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In order to have more figures on the board at a time (rather than the standard 4), you will need to upgrade your Horns stat. The Axe stat determines how much glory you are awarded for winning battles. At the end of each round, Valhalla is released, and players get back any figures that were lost during that age. Any figures still on the board remain there until they are removed.

Here are some pictures of painted figures from my personal copy.


My Thoughts: This game is a favorite of mine, as well as some of the others that I play with. I have to give this one a 9.5/10. It’s outstanding and I always enjoy playing this game. It’s smooth, the rules are easy, there’s ton of player interaction, and it’s just overall a great game. The models and the great art on the board really add to the immersion. It’s simple enough for people to pick up and after 1 play through, they’ll really get the hang of it. With the games taking usually 60 minutes or so, we normally squeeze in two games at a time.


Boardgamegeek.com stats:

  • Rating: 8.1
  • Playtime: 60 – 90 min
  • Complexity: 2.89/5
  • Mechanisms: Area Control, Card Drafting, Hand Management,
  • Category: Fantasy, Fighting, Miniatures, Mythology
  • MSRP: $56

 

Meeples of the Stone Age

Hello friends! Today we’re going to take a step away from the civilization building games, and enter the Stone Age. Yes, today’s game review is for Stone Age. Worker Placement is the main mechanic of this game, and it does it very well.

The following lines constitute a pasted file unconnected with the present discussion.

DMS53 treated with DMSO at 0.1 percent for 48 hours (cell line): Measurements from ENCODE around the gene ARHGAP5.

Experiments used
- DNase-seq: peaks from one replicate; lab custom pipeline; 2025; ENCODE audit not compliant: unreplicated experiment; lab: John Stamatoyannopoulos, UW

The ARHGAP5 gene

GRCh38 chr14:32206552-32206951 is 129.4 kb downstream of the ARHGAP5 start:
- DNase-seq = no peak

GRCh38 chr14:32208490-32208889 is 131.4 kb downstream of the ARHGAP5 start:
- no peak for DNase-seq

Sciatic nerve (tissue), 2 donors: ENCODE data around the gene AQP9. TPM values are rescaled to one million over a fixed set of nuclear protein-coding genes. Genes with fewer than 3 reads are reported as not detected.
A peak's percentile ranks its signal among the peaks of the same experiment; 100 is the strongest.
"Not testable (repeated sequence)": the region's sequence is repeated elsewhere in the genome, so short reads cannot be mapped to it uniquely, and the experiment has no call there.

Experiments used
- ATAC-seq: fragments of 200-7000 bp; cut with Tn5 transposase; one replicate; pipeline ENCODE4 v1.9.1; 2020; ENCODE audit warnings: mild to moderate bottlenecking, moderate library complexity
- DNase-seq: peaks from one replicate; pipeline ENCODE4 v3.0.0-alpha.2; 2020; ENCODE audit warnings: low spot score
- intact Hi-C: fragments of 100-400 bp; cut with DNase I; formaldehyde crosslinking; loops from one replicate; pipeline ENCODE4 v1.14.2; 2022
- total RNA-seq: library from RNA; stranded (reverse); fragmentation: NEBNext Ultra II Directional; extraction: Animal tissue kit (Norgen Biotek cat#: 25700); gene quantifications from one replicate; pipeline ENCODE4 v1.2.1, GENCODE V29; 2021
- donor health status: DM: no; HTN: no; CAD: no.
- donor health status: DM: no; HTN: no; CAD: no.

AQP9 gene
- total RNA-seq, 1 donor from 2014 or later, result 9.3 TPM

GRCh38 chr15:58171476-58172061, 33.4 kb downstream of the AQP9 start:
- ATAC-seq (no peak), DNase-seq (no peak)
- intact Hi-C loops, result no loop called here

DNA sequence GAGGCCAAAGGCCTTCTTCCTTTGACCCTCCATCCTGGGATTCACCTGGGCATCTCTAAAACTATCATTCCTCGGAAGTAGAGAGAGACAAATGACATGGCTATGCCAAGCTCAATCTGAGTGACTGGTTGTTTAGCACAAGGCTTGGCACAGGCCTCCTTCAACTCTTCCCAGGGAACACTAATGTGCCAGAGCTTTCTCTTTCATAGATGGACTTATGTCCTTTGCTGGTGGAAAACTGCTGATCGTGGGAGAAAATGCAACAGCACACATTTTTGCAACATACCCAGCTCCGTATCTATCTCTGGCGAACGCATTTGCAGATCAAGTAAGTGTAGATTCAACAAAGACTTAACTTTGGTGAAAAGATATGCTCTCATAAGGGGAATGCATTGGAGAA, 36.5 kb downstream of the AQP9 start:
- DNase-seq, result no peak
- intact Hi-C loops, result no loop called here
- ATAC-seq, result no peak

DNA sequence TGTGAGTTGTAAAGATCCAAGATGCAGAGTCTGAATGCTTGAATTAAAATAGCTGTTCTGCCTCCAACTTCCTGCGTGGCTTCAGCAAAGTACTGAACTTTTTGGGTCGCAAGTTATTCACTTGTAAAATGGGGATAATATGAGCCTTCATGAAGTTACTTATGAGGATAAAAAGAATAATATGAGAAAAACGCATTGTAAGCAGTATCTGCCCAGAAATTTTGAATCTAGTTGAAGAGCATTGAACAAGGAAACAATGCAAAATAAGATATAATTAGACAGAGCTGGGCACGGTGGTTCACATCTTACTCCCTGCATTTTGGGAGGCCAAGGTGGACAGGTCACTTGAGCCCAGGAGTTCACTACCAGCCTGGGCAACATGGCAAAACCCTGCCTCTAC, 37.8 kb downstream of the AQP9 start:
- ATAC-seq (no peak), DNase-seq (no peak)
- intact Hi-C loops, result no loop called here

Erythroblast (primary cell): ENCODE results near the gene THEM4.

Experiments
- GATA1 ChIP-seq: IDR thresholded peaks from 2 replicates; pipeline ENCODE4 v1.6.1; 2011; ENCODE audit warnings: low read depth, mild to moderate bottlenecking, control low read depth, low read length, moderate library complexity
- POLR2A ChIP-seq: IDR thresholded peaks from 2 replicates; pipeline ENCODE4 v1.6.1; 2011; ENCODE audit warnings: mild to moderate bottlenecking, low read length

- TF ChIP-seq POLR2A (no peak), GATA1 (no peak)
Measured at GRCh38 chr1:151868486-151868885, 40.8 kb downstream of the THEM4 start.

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Stone age is a game for 2 – 4 players, although it’s best experienced with 4 players, as there are alternate rules for 2 and 3 player games. Each round, players will take turns placing workers in various locations on the board. In order to gain resources, players can send workers to the clay pit, mountains, river, or forest in hopes of bringing back a plentiful bounty of goods. However, the spaces here are limited, so it’s a first come – first serve basis in these areas. The hunting grounds can be occupied by any number of workers though. You also have spaces in the village that can be occupied in order to increase farming output, make tools for dice manipulation, or increase the amount of workers you have. Be careful though! At the end of each round, you’ll need to provide food for each worker you own.